Some might argue that ‘business’ is synonymous with risk; and in many ways, it is. But what of it?
“If you ever want to achieve the life you’ve always dreamed of, you’ll have to start taking positive, calculated risks.
“The benefits of taking risks will enrich your life and make your business or career much more rewarding.” (Stacia Pierce, www.huffingtonpost.com)
Sure, there are plenty of individuals who find fulfilment in the form of a secure, predictable and risk-free lifestyle, but there are scores of business-minded thrill-seekers out there waiting to be coaxed out of their shell. Dynamic Business spoke to Steve Baxter, entrepreneur, investor and founder of Brisbane based start-up hub, River City Labs, to find out what restrains these budding entrepreneurs from following their instincts.
‘It’s never as hard as you might think at first’
According to Steve, financial risk, fear of the unknown and self doubt, are three of the top reasons why repressed entrepreneurs hesitate to ‘take the plunge.’
“Things do not get easier as you acquire the real reasons for living – a family for example, but many find themselves looking at not just a great idea they want to exploit but also a life partner and dependants. These are great things but have a real cost of ownership.”
“It does create a sense of fear, but it also creates a sense of the unknown and of excitement. It’s never as hard as you might think at first, but it is necessary to plan your start-up carefully.”
‘It has been ingrained in us to fear failure’
And this fear of failure, Steve contends, is cultural. While some of the world’s most successful and experienced entrepreneurs might be able to cite a portfolio of failed businesses alongside their many successes, it would appear that we are still a little slow on the uptake. To name one of the most noteworthy, Richard Branson’s Virgin Group has seen as many as 14 businesses fail since the venture, now one of the world’s largest business empires, was first conceived.
Once again – in many ways business is synonymous with risk, ‘but what of it?’
Steve said “it has been ingrained in us to fear failure but a cultural shift is slowly but surely taking place to reverse this thinking so it is not looked down upon.”
“We need to change our culture around this and I believe with governments now actively supporting the start-up and entrepreneurial culture, we are finally starting to see this change for the better.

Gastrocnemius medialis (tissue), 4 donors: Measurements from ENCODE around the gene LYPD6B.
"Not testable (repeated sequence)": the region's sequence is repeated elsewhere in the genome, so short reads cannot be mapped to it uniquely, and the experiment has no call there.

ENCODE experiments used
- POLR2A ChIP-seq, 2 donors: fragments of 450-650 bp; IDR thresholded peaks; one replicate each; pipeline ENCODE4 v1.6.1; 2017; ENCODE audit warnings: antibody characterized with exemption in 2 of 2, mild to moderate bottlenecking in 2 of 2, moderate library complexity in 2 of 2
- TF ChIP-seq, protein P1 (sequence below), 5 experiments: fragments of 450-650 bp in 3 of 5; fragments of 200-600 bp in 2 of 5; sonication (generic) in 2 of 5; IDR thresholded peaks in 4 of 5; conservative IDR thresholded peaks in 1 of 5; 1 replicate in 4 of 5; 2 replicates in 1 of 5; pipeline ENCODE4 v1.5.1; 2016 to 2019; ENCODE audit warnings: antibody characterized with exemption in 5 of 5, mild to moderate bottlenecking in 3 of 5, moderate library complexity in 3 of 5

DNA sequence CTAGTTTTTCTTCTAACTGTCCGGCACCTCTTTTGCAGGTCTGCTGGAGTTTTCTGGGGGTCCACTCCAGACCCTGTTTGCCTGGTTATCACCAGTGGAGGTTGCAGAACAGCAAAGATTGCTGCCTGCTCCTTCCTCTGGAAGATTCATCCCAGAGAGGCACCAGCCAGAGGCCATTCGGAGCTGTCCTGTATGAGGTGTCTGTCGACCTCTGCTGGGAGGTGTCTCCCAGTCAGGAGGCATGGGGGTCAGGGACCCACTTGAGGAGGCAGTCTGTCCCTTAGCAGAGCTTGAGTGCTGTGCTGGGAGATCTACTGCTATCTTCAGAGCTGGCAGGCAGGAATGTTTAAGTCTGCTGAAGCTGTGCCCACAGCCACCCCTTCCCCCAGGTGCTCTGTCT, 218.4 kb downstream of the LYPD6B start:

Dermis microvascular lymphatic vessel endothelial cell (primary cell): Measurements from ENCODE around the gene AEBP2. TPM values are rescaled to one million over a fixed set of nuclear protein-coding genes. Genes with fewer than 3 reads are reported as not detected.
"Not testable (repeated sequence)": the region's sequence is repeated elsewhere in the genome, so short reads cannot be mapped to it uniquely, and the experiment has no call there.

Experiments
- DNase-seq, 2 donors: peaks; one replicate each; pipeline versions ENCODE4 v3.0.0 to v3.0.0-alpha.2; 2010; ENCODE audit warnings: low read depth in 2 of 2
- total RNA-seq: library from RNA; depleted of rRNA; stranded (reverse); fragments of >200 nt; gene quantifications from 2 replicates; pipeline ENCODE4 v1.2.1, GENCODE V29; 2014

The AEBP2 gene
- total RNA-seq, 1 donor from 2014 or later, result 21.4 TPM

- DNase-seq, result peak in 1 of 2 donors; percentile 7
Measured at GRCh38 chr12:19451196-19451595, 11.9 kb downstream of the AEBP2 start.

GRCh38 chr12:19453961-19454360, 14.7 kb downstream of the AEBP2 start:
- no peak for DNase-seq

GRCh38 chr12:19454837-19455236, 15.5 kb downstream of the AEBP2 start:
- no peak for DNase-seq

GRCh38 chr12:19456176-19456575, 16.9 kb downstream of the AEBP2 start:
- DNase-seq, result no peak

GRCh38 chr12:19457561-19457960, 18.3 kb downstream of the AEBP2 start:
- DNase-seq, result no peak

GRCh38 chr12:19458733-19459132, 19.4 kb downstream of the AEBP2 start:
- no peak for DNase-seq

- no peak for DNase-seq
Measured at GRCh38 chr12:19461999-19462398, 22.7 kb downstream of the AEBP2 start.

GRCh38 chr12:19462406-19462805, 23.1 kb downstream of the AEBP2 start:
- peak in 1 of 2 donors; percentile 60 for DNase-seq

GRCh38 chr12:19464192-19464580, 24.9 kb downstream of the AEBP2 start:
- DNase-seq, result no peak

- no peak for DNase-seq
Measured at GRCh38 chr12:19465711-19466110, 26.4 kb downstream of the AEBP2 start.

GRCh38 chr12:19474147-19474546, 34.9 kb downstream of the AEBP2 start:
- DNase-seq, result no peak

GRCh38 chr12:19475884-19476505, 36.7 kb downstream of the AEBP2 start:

‘Attitude has improved– entrepreneur was a dirty word not so many years ago’
As the fate of many traditional industries hangs in the balance, the lure towards traditional employment certainly appears to be lessening as opportunity knocks in an age of disruption.
“Attitude has improved– entrepreneur was a dirty word not so many years ago.
“Startups are finally becoming sexy and I believe we will start to see more young people having a go,” said Steve.
With greater government support and a notable cultural shift underway, the excuses for holding back on that long deliberated start-up idea are indeed eroding.
“The capital requirement for businesses now is so much smaller than it used to be,” said Steve.
“The ubiquity of the cloud hosting; comprehensive programing frameworks; platforms offering payments, marketing, communications or similar as a service and online advertising or traffic generation means that none of this has to be built from scratch any longer.
“So far as help along the way – the start-up scene as we know it didn’t exist 10 years ago in Australia. There has never been a better time to start a business. It seems like there is a new co-working space or start-up accelerator popping up every other day,” he said.
‘You need a plan before launching your business, but it’s important to prepare for change’
So you have an idea and you’ve quashed that fear of failure; but how do you know when to draw a line under those plans and bite the bullet? It’s all about balance according to Steve. Steve comments that you need a plan before launching your business, but it’s important to prepare for change.
“Even in traditional business you will dodge and weave your way to success doing something that may not have been in the original plan,” said Steve.
“Just remember – no business plan survives first contact with the customer.”
The underlying message from Steve is plain: purge the fears and ‘take that plunge.’ However, whether or not you will achieve the life you’ve always dreamed of by taking risks; that is a question for the individual.
Steve said “have the right mindset going in, if you want stability and easy – stay in the public service!”